Growing up in the church, I’ve heard many times that faith is important in our walk as believers.

But what about our walk as writers?

I love writing. It all started a few years ago when I realized just how much I enjoy writing stories with deep themes and meanings.

The stories I started writing weren’t necessarily “Christian” stories, but they were more than mindless entertainment. I like stories that make people think—consider what they believe and why they believe it. Stories that (even if it wasn’t obvious) ultimately pointed to God, and how much we need him.

I fell in love with the art of storytelling, and since God gave me this passion, I decided it was definitely worth pursuing.

There was only one problem: the thought of sharing my writing with other people terrified me.

What if I was terrible at writing and didn’t know it? What if publishing a story would be the worst mistake I ever made? What if people hated my stories? What if they hated me?

I’d be much safer if I stopped writing and stuck to reading. In fact, I was tempted to do just that. But I felt like I had to write. With so many stories and ideas floating around in my head, I couldn’t just stop.

Since I couldn’t give up on writing, I tried getting rid of some of my fears and insecurities by learning, and trying to improve my writing. My journey to improve my writing eventually led me to The Company, but I didn’t plan on submitting an application.

The apprenticeship at The Company sounded amazing, but the more I thought about it, the more reasons I came up with to say no—not just to trade school, but to writing.

I decided that writing needed to be a hobby for me, and not a career. I decided I wasn’t good enough to be a “professional” writer, and I wouldn’t succeed even if I tried my best. But all the no’s I told myself turned into yes’s when everyone around me encouraged me to apply.

From there, I got accepted, and had to choose once and for all whether or not I wanted to start down the path of a professional writer.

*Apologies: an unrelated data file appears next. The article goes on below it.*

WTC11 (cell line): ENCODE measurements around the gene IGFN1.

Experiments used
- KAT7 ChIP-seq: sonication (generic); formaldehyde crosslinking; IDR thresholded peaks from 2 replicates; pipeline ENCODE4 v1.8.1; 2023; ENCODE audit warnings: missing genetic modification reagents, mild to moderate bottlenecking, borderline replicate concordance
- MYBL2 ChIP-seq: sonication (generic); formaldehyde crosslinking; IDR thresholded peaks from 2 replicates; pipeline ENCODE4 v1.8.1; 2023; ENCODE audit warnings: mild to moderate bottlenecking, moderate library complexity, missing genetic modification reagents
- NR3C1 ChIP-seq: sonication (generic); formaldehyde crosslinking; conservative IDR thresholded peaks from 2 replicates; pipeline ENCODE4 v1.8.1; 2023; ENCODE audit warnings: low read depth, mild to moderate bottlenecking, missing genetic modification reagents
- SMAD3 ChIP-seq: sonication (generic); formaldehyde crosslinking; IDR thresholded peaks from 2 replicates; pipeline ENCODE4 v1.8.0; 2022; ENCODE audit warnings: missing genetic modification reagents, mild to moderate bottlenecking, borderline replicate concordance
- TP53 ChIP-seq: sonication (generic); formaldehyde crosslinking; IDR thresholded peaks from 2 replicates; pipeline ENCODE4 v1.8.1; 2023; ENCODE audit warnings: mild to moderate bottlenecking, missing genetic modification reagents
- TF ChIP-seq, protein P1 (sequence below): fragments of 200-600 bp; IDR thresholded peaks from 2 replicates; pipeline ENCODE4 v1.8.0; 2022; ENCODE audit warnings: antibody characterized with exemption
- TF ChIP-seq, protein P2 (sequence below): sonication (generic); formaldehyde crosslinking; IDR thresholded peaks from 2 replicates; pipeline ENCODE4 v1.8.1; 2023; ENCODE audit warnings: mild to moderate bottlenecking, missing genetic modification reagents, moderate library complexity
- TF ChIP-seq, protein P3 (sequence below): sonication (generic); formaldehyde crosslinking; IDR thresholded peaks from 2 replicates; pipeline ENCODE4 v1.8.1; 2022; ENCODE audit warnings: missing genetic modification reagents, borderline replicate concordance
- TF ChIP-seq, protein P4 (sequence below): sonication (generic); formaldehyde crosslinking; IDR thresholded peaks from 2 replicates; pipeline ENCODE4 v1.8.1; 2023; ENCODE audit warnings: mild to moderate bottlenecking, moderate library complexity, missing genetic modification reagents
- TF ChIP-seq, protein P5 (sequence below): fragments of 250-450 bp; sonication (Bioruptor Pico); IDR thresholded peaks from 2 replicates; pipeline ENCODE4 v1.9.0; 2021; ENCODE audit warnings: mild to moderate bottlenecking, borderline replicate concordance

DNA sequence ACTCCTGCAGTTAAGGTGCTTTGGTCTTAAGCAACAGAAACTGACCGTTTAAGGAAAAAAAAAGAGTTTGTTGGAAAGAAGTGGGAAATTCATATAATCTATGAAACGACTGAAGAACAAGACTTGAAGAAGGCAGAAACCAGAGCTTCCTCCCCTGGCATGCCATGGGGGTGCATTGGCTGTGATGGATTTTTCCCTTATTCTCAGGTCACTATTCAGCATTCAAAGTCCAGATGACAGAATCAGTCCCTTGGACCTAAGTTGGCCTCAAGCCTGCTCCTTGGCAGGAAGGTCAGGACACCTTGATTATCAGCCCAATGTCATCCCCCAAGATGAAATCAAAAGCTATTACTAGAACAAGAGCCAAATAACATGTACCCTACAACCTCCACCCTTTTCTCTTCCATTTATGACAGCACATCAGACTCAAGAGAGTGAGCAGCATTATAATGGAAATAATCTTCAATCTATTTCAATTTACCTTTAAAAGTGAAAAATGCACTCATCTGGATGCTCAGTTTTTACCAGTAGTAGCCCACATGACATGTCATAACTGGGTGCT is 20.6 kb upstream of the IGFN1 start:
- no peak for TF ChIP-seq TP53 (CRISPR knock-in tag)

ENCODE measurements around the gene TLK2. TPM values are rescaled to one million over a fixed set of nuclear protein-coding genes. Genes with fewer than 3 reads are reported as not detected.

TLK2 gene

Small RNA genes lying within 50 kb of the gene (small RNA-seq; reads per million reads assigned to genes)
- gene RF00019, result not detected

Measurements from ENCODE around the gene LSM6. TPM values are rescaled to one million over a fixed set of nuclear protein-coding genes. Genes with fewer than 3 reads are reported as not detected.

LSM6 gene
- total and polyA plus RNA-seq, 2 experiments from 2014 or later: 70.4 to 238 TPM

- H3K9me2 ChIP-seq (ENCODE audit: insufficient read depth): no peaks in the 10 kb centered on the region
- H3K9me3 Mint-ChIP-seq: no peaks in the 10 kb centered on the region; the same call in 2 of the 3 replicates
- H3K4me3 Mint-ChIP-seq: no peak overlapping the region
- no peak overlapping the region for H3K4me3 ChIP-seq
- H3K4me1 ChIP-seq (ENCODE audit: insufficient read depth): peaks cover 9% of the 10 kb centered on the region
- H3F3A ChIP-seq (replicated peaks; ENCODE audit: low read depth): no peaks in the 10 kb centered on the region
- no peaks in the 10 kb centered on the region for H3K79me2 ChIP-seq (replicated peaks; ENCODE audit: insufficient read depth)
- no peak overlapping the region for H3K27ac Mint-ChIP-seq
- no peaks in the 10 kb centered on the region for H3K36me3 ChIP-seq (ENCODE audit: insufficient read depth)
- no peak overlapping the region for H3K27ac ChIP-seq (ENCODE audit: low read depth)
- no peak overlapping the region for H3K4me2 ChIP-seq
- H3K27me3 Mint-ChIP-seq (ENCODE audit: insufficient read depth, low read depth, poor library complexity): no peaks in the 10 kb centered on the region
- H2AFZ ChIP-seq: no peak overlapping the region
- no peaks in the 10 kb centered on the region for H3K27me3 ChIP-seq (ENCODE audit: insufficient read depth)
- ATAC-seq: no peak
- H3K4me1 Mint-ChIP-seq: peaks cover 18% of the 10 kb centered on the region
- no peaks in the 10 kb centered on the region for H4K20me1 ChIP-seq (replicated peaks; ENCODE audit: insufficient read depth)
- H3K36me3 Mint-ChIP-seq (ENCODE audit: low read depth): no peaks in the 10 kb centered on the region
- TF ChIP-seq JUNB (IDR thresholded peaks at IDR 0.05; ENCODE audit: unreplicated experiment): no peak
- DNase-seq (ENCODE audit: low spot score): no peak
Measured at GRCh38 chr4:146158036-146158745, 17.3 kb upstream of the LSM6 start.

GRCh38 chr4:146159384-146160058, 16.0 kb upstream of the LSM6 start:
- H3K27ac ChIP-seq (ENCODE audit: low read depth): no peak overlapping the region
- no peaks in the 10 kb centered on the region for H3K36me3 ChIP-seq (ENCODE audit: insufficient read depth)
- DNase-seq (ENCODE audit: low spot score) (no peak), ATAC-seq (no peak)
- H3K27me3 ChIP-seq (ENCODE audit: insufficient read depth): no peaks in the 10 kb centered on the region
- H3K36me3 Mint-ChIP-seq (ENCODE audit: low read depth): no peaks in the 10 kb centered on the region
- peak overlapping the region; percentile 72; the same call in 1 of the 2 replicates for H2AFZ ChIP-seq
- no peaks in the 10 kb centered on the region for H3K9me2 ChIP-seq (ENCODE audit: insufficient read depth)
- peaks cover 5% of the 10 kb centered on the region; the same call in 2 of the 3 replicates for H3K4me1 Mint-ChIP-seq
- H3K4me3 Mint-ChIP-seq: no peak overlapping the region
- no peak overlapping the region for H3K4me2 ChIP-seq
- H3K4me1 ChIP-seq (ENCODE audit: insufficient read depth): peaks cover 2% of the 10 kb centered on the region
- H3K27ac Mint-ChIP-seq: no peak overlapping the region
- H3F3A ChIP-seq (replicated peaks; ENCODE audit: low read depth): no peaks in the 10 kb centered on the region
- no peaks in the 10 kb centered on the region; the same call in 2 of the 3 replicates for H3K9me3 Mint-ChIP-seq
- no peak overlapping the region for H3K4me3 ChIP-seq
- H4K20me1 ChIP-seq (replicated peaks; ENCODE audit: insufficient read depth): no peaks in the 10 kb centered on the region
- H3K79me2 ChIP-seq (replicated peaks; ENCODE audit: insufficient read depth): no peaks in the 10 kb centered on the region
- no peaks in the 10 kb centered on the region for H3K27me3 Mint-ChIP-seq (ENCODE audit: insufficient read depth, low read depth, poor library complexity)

My first inclination was to say no.

Thanks to the passion and ideas God gave me, I assumed that He wanted me to write—that He was calling me to write.

But what if I was wrong?

What if God didn’t want me to write? What if I misinterpreted the love I have for storytelling? What if God especially didn’t want me to move to Ohio and learn how to write professionally? What if I’d just be wasting time and money on something I’d never succeed at?

Looking back, it’s clear to me that God did want me to write, and He did want me to move to Ohio.

But what if I had let fear win? What if I refused to walk in faith?

I definitely wouldn’t be where I am today—only weeks away from releasing my first book.

I’ve seen God work in so many different ways, and over the last two years, my faith has improved just as drastically as my writing has.

There are days when I forget and the fear returns. When that happens, I have to make a choice.

Will I continue down the path I’m on and trust that God will continue accompanying me, or will I give into fear and step off the path?

God has gotten me this far, and I choose to trust him.

My faith didn’t make me a writer, but it’s kept me on that path.

As writers, we all face fear. We all face uncertainty. You are not alone.

The question is, when you encounter adversity, will you choose faith over fear in your own life?

Prefer to listen? Grab the podcast episode with Thirzah here.

Originally from Maryland, Thirzah is a graduate of The Company’s full-time apprenticeship program. Find her first book, The Librarian’s Ruse, on Amazon here.

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